The point here is that the carriers had the tools to move beyond their role as the provider of the broadband pipe. But they consistently failed because they didn’t see — or didn’t want to see – what the mobile future needed. Instead of proprietary platforms and deals to get app developers to pay the carriers for space on the device (hello bloatware), people wanted innovation. While every now and then carriers might let someone on the platform that would provide an awesome game or program, that would be the exception rather than the rule.

The flatter playing field provided by the Apple App Store and Google’s Play Store, as well as the huge audience on those platforms, meant that there was a reason and a way to build something a little crazy to see if it worked. We’re neck deep in those crazy ideas today. Many of your favorite apps might never have existed under the old carrier-based app store regime.

What’s astonishing is that as carriers saw themselves falling behind they didn’t learn the lesson. They instead tried to build a new app store and even a failed digital payments system to compete. They did little to woo developers and even tried to block some apps on their network. At a time when wireless carriers had the hottest commodity in the world with mobile data, carriers didn’t focus on what they had, and instead tried to build a new industry in an area where they were ill-suited to compete.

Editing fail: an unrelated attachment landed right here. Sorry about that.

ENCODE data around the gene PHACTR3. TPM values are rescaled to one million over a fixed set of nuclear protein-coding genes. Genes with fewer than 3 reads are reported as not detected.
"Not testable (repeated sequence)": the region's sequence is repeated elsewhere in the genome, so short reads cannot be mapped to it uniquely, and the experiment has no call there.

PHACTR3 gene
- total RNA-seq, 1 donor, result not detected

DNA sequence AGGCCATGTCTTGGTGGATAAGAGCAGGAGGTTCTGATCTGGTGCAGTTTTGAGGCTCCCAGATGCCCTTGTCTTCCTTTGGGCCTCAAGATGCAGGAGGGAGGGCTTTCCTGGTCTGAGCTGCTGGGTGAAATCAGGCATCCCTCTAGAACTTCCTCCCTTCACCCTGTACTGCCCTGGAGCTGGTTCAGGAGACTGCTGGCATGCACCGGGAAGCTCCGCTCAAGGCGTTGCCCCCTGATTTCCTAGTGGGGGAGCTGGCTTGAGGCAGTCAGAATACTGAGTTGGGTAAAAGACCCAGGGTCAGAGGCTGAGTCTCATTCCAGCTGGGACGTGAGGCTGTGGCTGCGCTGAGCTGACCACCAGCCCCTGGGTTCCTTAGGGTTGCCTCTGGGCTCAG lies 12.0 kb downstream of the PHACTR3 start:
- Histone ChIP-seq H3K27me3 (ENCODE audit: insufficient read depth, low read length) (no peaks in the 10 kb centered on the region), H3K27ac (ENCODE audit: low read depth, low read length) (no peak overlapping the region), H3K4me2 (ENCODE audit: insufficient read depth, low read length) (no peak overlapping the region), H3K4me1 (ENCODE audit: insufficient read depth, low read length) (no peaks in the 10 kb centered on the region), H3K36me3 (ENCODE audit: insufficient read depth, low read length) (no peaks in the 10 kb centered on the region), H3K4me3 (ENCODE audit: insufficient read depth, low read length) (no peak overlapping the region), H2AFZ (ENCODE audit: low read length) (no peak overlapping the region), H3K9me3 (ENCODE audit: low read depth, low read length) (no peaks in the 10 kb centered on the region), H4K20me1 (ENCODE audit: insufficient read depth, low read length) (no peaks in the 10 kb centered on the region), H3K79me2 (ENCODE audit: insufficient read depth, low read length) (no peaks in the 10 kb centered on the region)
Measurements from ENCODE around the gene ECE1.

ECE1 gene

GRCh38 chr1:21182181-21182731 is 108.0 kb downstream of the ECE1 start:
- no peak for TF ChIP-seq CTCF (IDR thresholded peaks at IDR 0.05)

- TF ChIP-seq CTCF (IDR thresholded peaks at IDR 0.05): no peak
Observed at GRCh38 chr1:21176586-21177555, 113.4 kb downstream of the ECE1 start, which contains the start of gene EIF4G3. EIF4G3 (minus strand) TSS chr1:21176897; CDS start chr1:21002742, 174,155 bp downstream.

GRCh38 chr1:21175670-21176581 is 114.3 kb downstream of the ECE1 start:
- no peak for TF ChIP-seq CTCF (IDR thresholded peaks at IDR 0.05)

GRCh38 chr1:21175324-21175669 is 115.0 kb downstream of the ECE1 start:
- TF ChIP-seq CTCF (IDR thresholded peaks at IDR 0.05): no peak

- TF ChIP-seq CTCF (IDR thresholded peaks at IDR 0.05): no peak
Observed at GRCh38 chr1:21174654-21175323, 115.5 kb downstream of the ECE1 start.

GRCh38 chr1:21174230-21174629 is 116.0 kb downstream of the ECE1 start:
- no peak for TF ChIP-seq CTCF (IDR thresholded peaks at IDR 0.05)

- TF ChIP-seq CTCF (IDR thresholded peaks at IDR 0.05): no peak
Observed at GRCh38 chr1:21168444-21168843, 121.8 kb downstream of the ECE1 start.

Many operators believe they were stuck with a form of the innovator’s dilemma, where they couldn’t invest in the new without cannibalizing the old, but what they should have done is embrace their role as an essential infrastructure provider and double down on making data delivery as efficient as possible. It’s the same strategy Google, Amazon, Microsoft and Facebook are pursuing with their computing infrastructure. And now Facebook is moving into telecommunications with various open source telecom projects.